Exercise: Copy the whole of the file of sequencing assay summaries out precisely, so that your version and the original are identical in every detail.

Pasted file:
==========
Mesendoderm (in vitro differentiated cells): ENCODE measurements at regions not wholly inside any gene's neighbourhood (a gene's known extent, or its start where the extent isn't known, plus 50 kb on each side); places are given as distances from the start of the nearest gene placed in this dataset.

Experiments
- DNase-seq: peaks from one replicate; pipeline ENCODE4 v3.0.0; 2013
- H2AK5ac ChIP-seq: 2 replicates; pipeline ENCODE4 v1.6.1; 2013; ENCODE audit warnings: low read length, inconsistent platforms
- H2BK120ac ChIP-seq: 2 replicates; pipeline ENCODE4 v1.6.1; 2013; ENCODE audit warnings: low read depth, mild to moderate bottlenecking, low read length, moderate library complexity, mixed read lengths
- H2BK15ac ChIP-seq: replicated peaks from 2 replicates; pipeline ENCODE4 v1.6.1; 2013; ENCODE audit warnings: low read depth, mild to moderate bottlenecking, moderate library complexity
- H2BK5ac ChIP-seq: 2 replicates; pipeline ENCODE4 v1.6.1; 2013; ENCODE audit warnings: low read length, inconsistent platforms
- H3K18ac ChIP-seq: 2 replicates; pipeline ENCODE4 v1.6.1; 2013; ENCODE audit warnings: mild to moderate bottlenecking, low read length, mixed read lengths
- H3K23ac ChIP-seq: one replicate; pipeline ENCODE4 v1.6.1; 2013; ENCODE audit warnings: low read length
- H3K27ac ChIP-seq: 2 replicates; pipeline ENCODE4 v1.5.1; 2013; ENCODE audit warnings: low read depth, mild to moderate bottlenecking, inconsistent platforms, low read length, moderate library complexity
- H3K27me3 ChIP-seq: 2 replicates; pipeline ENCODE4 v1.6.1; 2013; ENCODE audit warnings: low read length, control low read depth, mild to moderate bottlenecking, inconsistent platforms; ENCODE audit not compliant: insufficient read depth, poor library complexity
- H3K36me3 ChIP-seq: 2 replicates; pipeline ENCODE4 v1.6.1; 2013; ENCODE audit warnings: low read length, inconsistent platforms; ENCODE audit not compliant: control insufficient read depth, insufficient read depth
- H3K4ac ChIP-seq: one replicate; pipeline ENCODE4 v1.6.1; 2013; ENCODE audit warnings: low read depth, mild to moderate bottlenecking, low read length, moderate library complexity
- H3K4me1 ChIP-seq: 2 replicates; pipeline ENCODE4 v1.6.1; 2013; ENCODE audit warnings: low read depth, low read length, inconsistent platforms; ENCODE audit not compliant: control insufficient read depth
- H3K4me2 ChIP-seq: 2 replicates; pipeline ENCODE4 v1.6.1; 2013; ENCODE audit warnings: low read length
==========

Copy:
Mesendoderm (in vitro differentiated cells): ENCODE measurements at regions not wholly inside any gene's neighbourhood (a gene's known extent, or its start where the extent isn't known, plus 50 kb on each side); places are given as distances from the start of the nearest gene placed in this dataset.

Experiments
- DNase-seq: peaks from one replicate; pipeline ENCODE4 v3.0.0; 2013
- H2AK5ac ChIP-seq: 2 replicates; pipeline ENCODE4 v1.6.1; 2013; ENCODE audit warnings: low read length, inconsistent platforms
- H2BK120ac ChIP-seq: 2 replicates; pipeline ENCODE4 v1.6.1; 2013; ENCODE audit warnings: low read depth, mild to moderate bottlenecking, low read length, moderate library complexity, mixed read lengths
- H2BK15ac ChIP-seq: replicated peaks from 2 replicates; pipeline ENCODE4 v1.6.1; 2013; ENCODE audit warnings: low read depth, mild to moderate bottlenecking, moderate library complexity
- H2BK5ac ChIP-seq: 2 replicates; pipeline ENCODE4 v1.6.1; 2013; ENCODE audit warnings: low read length, inconsistent platforms
- H3K18ac ChIP-seq: 2 replicates; pipeline ENCODE4 v1.6.1; 2013; ENCODE audit warnings: mild to moderate bottlenecking, low read length, mixed read lengths
- H3K23ac ChIP-seq: one replicate; pipeline ENCODE4 v1.6.1; 2013; ENCODE audit warnings: low read length
- H3K27ac ChIP-seq: 2 replicates; pipeline ENCODE4 v1.5.1; 2013; ENCODE audit warnings: low read depth, mild to moderate bottlenecking, inconsistent platforms, low read length, moderate library complexity
- H3K27me3 ChIP-seq: 2 replicates; pipeline ENCODE4 v1.6.1; 2013; ENCODE audit warnings: low read length, control low read depth, mild to moderate bottlenecking, inconsistent platforms; ENCODE audit not compliant: insufficient read depth, poor library complexity
- H3K36me3 ChIP-seq: 2 replicates; pipeline ENCODE4 v1.6.1; 2013; ENCODE audit warnings: low read length, inconsistent platforms; ENCODE audit not compliant: control insufficient read depth, insufficient read depth
- H3K4ac ChIP-seq: one replicate; pipeline ENCODE4 v1.6.1; 2013; ENCODE audit warnings: low read depth, mild to moderate bottlenecking, low read length, moderate library complexity
- H3K4me1 ChIP-seq: 2 replicates; pipeline ENCODE4 v1.6.1; 2013; ENCODE audit warnings: low read depth, low read length, inconsistent platforms; ENCODE audit not compliant: control insufficient read depth
- H3K4me2 ChIP-seq: 2 replicates; pipeline ENCODE4 v1.6.1; 2013; ENCODE audit warnings: low read length